As a follower of several MS-related blogs, I get to know people through their stories and words online. Doing so helps me to understand my own disease and to gain understanding of the different disease experiences of others. It is truly cathartic.
This has also been great in learning about progressive forms of MS. Talking to people who live it is more educational at times than reading the general information available online. With that said, I’d like you to meet Mitch, a person living with primary progressive MS, who blogs at Enjoying the Ride.
Mitch, welcome to MS HealthCentral. Please tell us a little bit about your MS diagnosis. Had you had symptoms for years before seeing the doctor? We are told that men generally delay seeking medical treatment. What were your early symptoms?
Thank you so much for giving me the opportunity to talk about PPMS. I hope some people can benefit from my experience.
In the late winter of 2000, as I was jogging on my treadmill, I noticed a barely perceptible difference between my right foot and my left foot. My right foot quietly hit on the heel, and rolled to the toe as it is supposed to do while jogging. However, my left foot didn’t quietly go from heel to toe. It made a flapping sound. If I really concentrated I could make my left foot quietly go from heel to toe, heel to toe, but it didn't want to.
I didn't think a lot of it, but it did occur to me that I hadn't had a general physical in a long time. In the summer of 2000 I scheduled a physical, and mentioned this left foot problem to my doctor. He immediately suspected MS, and scheduled an MRI. The MRI showed only one small lesion in my brain. My general practitioner sent me off to a neurologist for further workup. Long story short – I went through two neurologists, a back surgeon, a new general practitioner, and a slew of tests before I got my diagnosis in October of 2001. I guess as MS diagnosis stories go, a year and a half from first presentation of symptoms to diagnosis isn't too bad.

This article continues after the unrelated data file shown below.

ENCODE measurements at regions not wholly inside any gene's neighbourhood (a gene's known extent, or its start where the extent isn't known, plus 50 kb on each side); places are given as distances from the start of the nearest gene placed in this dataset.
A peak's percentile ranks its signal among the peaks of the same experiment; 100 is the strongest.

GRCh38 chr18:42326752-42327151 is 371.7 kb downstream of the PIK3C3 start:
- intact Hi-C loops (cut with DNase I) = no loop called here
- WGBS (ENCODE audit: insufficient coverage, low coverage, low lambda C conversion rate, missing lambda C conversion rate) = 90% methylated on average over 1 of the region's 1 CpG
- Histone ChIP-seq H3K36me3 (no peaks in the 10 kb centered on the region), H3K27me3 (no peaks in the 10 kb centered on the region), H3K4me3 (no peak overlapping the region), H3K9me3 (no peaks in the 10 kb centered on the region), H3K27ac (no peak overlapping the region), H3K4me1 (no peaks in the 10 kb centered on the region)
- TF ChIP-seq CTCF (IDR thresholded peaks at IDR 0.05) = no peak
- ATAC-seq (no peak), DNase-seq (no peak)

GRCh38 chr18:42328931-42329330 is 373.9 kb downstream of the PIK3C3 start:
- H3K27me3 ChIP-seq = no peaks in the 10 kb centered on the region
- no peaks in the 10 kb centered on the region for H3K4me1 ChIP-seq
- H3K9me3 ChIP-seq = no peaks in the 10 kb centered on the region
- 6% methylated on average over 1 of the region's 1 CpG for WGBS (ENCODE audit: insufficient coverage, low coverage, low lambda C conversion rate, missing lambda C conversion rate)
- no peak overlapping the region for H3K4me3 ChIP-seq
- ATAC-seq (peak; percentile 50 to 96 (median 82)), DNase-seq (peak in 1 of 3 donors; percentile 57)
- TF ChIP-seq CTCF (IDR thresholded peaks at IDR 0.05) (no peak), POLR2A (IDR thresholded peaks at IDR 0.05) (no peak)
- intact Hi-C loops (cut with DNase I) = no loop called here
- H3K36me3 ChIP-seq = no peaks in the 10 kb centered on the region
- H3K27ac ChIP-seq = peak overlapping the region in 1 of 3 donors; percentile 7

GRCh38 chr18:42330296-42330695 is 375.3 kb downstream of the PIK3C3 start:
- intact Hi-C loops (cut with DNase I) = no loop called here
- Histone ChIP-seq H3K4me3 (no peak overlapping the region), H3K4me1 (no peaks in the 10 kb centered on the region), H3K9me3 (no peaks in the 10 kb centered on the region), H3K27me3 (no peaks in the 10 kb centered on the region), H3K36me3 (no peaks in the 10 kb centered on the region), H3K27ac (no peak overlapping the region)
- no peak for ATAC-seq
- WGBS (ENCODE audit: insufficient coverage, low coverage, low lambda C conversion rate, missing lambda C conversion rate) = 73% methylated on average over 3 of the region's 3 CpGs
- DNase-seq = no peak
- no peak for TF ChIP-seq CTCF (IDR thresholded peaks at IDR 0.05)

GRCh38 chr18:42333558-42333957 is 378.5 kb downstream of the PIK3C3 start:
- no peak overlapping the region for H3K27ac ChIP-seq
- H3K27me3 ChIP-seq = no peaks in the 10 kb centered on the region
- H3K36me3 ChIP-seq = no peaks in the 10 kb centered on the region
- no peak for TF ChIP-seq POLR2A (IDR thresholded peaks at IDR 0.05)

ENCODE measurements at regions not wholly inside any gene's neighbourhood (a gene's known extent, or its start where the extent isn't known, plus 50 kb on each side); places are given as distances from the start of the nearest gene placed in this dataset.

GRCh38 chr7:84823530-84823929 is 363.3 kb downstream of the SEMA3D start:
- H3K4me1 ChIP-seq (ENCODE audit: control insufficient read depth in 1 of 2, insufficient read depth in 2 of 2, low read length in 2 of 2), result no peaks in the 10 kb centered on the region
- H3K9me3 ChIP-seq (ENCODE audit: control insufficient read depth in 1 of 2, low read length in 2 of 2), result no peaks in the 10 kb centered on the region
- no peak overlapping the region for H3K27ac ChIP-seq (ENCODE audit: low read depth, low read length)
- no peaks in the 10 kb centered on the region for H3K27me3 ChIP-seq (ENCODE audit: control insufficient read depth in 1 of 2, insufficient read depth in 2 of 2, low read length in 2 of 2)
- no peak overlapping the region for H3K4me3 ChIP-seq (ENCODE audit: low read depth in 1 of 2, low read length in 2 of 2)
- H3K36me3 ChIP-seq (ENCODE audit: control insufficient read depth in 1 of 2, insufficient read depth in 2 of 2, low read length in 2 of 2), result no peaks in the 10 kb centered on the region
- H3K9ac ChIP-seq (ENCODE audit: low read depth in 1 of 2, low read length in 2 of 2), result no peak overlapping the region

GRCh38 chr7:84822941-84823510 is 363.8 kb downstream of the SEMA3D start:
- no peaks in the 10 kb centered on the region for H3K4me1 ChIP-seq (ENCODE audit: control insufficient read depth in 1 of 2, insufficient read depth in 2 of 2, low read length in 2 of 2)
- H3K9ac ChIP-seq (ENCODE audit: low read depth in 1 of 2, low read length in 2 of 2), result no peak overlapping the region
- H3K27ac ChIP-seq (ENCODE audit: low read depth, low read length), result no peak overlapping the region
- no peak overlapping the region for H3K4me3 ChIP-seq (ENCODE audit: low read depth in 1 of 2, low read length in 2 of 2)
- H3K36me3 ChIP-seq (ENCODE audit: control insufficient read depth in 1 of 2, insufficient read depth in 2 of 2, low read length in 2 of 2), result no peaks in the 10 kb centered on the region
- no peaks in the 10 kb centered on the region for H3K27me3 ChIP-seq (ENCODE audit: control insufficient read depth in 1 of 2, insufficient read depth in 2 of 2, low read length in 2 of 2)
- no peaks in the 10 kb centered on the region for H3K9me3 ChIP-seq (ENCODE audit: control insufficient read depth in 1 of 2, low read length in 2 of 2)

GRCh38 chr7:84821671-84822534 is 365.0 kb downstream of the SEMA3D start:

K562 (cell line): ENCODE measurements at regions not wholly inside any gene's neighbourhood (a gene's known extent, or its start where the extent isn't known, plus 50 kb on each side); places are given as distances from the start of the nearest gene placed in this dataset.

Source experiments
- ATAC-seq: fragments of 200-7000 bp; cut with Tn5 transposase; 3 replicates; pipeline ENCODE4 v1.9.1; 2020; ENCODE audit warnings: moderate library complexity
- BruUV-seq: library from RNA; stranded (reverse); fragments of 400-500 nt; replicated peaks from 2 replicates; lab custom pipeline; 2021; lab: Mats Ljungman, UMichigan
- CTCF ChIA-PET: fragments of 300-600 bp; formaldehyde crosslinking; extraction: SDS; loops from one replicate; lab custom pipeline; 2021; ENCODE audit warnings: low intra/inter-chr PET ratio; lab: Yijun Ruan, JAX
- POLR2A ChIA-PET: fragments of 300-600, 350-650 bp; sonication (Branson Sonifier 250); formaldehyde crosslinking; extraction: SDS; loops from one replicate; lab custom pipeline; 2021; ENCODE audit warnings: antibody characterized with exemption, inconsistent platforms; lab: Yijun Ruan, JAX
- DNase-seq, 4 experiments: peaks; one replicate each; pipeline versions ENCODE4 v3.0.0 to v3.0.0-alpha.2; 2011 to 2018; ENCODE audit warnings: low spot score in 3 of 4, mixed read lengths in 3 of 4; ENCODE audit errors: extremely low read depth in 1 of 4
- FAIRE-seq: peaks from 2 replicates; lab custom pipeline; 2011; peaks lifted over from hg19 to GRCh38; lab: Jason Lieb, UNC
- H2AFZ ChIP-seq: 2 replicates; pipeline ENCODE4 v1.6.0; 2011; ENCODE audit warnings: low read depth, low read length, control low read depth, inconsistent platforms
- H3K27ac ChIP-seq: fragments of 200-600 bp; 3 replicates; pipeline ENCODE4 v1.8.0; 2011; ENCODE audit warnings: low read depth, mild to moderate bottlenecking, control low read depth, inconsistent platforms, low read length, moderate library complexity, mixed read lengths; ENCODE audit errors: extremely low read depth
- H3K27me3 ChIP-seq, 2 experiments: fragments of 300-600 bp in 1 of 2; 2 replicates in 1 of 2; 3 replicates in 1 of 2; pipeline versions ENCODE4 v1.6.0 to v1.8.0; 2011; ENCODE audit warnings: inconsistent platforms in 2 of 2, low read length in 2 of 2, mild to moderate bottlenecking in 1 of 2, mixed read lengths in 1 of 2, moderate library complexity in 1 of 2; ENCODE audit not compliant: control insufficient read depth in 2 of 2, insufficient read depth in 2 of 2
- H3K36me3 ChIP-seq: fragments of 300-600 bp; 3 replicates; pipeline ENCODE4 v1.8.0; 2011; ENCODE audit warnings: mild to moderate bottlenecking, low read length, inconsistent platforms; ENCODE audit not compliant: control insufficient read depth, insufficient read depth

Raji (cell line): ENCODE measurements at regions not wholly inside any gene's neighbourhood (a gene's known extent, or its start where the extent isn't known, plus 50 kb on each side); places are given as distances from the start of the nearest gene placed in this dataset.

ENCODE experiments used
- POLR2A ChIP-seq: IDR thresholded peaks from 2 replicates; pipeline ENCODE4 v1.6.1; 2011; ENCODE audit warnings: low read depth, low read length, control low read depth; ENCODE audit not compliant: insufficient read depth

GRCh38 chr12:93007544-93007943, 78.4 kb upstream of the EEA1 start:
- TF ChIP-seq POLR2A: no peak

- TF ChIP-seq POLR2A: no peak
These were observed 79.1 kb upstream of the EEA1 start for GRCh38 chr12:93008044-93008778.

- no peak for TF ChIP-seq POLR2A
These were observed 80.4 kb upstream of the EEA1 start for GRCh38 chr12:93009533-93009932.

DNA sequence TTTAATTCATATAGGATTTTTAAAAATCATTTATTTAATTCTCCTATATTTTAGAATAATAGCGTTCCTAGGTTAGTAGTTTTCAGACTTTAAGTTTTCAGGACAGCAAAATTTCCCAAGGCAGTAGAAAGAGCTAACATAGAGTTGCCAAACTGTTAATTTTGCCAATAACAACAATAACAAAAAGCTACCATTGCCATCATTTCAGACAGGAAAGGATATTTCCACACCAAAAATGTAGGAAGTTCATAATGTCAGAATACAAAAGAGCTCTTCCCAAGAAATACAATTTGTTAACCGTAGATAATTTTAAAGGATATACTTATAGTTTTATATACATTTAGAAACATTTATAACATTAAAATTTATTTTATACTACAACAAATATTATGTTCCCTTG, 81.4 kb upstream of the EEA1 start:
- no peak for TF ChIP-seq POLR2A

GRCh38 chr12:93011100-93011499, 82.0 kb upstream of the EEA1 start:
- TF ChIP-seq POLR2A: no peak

That sounds like a long and complicated journey. How long did it take before you knew you had Primary progressive MS (PPMS) instead of the more common form of relapsing remitting MS (RRMS)? Who made that determination, you or your doctor?
I received an initial diagnosis of Primary Progressive MS. I think this is unusual. More commonly, a PPMS diagnosis only comes after a considerable period of observation. However, my neurologist, to his credit, didn't waste any time. Based on the characteristics of my lesion load (significant lesions in my cervical spine, few lesions in my brain), my symptom presentation (slow steady decline in leg function with nothing resembling a relapse or remission), and his clinical experience, he went straight to a diagnosis of PPMS. The passage of time has confirmed what others might have considered a premature diagnosis.